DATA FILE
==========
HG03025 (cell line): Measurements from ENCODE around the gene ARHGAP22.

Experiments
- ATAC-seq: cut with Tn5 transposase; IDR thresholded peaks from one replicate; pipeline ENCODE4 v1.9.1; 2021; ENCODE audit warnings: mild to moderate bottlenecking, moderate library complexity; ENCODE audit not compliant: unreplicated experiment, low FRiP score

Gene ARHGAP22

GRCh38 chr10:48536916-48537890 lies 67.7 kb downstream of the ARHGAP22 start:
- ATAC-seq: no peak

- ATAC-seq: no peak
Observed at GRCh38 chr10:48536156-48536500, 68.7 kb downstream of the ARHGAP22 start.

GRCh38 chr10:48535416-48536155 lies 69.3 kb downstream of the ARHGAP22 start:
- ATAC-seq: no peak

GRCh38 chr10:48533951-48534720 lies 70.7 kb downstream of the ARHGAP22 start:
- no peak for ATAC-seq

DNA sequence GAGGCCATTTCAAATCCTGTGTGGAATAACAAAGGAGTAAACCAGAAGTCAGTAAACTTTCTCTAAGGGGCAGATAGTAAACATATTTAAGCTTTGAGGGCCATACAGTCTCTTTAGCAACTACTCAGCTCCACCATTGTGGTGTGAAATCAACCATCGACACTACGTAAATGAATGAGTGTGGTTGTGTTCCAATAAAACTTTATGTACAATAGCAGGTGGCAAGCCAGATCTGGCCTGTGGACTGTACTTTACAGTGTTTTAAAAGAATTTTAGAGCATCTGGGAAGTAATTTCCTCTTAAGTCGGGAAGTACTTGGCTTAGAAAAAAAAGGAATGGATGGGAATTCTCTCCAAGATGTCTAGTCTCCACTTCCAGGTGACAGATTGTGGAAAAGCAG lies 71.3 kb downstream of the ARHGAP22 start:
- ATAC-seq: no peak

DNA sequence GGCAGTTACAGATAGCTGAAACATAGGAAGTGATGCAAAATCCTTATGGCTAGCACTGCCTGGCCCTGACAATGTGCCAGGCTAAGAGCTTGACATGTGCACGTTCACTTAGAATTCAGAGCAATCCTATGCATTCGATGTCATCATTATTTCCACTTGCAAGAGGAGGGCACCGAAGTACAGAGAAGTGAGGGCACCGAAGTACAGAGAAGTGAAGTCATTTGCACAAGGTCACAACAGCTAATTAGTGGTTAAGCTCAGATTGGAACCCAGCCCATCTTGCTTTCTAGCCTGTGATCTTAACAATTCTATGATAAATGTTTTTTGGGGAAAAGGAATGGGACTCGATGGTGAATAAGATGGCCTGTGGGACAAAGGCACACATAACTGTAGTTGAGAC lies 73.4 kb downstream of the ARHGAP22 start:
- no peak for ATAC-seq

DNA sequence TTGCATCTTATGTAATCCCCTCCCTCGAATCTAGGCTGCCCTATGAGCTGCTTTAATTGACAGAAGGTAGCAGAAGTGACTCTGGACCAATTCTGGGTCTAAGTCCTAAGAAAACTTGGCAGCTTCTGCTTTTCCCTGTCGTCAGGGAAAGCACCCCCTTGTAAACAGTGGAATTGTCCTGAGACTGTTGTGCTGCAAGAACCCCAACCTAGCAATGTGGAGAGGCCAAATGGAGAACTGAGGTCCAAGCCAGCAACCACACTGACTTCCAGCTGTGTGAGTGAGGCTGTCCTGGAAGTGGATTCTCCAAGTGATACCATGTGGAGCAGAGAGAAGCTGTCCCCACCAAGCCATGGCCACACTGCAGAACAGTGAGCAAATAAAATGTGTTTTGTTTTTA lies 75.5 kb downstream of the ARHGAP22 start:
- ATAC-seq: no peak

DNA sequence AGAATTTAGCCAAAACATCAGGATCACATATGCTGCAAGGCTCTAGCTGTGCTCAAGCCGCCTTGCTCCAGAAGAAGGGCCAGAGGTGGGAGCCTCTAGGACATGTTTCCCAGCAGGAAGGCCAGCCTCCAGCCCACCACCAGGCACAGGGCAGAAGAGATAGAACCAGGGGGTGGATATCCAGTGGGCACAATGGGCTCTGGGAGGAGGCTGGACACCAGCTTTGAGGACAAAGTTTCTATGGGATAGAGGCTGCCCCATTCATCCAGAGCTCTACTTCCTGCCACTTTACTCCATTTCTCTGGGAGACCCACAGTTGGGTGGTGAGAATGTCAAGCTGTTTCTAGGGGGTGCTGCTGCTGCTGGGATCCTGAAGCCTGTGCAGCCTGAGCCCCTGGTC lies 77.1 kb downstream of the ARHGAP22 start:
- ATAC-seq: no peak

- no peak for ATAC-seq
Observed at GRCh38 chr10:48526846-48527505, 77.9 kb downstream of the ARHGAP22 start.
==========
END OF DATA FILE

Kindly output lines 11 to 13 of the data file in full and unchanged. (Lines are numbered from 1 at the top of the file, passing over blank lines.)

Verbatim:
GRCh38 chr10:48533951-48534720 lies 70.7 kb downstream of the ARHGAP22 start:
- no peak for ATAC-seq

DNA sequence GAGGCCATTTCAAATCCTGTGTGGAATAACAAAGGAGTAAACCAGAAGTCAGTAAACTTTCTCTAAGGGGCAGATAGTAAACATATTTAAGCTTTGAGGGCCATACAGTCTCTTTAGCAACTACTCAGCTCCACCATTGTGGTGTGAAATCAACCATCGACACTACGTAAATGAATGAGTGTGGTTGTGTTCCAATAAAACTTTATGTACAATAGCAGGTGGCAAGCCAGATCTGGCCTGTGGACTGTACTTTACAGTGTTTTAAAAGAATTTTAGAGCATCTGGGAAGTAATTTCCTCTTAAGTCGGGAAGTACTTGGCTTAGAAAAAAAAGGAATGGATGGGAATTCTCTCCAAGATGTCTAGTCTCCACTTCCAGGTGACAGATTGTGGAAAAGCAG lies 71.3 kb downstream of the ARHGAP22 start: